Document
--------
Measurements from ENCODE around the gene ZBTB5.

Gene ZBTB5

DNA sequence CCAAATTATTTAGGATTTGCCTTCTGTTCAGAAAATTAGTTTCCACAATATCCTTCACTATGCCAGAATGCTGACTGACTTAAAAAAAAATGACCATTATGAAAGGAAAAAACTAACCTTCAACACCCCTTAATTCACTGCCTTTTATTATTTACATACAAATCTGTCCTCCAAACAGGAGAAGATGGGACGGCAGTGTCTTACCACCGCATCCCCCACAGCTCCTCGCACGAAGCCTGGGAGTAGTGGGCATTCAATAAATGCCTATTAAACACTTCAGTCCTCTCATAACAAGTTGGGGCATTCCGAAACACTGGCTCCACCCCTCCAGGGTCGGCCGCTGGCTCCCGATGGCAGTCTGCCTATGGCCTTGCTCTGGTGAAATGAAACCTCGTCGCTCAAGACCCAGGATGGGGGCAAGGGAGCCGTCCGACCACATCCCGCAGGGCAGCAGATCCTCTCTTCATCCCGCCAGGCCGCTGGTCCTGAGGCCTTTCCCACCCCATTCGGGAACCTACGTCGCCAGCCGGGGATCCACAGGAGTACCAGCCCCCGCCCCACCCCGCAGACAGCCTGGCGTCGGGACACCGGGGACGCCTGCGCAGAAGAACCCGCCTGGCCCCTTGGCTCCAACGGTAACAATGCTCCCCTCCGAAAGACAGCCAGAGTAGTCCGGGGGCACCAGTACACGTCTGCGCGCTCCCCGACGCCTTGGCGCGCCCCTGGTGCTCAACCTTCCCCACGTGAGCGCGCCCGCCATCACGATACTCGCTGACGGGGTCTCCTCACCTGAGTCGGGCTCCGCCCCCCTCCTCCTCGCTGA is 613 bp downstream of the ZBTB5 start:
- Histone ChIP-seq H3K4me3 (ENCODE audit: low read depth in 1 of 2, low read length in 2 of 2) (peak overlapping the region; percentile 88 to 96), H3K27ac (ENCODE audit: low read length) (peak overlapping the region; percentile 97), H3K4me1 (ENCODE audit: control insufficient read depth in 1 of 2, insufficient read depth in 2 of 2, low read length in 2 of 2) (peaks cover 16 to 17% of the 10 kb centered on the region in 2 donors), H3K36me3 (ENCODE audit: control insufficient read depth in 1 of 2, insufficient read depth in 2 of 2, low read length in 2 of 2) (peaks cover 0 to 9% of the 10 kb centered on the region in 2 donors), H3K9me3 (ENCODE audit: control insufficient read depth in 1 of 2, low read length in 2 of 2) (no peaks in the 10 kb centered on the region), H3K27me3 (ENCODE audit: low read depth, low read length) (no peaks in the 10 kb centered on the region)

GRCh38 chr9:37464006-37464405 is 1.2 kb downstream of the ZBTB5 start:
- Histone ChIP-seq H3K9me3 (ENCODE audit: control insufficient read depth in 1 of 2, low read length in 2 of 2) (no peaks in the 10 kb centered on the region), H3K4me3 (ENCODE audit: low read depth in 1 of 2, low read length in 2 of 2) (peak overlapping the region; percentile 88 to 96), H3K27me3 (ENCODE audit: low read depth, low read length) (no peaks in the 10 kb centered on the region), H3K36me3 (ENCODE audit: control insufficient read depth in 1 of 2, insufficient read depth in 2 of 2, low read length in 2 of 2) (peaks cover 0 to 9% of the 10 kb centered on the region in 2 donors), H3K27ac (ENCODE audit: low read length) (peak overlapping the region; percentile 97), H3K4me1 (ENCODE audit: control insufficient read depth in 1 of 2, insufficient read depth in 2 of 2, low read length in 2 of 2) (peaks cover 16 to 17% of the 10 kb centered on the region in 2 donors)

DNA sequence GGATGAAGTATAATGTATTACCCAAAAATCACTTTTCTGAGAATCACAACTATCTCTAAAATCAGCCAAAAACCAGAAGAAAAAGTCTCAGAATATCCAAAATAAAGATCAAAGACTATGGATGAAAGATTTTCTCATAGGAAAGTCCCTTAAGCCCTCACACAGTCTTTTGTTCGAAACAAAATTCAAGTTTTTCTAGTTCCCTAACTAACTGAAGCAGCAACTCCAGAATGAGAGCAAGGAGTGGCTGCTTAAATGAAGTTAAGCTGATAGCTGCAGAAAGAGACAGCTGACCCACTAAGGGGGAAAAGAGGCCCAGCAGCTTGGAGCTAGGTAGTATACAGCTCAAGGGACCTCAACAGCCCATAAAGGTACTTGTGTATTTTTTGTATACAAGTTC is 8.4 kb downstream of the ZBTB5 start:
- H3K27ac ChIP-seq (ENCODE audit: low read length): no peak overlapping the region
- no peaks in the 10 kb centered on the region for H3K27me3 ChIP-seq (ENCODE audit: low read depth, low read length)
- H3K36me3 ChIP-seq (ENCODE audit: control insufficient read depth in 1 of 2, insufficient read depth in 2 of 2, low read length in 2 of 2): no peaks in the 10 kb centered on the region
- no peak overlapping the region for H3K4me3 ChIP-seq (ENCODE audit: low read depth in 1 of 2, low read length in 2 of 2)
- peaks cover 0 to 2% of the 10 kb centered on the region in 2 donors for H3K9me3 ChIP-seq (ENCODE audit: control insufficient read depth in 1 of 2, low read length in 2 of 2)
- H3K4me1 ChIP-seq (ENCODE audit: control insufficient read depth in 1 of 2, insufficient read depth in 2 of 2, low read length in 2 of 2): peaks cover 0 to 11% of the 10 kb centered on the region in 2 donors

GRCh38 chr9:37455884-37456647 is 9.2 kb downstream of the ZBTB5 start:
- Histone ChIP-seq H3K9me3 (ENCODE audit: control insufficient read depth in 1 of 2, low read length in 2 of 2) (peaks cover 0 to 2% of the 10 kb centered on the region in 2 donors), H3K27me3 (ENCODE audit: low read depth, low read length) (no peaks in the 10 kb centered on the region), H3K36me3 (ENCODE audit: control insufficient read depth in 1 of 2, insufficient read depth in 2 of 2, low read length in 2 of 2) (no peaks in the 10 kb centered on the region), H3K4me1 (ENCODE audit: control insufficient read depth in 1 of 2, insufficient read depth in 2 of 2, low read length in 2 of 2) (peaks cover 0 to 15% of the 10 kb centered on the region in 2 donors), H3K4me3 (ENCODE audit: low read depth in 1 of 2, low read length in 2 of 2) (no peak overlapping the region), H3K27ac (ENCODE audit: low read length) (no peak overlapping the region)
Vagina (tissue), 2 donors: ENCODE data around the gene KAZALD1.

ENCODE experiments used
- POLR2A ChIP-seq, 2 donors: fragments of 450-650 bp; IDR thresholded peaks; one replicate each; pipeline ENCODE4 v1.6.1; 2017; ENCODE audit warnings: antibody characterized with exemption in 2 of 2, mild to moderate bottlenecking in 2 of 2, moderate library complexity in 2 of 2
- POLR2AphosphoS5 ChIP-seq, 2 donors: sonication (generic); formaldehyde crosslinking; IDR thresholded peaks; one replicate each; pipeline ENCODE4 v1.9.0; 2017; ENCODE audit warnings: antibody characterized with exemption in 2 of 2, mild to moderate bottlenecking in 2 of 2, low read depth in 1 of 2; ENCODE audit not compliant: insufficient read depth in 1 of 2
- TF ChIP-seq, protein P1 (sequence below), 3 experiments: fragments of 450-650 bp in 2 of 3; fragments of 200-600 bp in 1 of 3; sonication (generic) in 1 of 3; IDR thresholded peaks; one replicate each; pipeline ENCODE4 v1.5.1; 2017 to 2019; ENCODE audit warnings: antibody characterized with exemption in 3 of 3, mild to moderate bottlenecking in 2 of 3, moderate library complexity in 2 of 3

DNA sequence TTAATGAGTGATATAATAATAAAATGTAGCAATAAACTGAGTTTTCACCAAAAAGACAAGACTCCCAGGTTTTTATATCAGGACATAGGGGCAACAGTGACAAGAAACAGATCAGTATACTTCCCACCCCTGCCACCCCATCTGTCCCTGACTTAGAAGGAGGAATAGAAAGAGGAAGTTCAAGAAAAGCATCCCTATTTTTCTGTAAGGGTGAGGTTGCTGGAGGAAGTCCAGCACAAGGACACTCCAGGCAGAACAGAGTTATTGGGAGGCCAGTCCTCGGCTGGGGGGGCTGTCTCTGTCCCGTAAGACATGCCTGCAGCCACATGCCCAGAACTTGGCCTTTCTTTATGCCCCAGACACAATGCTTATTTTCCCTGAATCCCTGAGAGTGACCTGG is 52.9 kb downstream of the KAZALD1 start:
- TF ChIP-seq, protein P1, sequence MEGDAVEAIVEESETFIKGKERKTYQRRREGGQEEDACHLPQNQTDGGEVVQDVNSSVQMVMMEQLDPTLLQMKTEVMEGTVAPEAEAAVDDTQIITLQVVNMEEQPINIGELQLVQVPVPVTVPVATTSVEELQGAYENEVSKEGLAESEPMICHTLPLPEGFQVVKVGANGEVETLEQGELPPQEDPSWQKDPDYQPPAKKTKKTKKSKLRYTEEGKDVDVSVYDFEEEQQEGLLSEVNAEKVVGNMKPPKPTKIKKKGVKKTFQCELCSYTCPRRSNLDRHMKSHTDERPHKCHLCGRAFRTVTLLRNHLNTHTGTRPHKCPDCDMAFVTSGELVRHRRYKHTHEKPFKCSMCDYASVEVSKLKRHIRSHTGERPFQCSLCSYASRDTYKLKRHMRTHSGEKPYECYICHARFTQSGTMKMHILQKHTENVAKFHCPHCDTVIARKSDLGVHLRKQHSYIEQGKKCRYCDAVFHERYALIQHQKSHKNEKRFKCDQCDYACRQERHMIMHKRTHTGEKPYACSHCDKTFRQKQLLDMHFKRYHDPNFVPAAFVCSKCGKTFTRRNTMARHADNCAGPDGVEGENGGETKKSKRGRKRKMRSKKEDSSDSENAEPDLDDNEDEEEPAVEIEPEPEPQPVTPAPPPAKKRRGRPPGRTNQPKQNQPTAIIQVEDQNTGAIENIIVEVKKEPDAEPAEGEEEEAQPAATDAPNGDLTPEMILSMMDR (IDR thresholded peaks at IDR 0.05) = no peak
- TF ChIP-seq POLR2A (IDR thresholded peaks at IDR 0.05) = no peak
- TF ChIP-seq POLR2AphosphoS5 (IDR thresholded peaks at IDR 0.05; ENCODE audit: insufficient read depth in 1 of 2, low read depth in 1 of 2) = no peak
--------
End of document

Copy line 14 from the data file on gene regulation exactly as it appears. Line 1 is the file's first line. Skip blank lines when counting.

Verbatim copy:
GRCh38 chr9:37455884-37456647 is 9.2 kb downstream of the ZBTB5 start: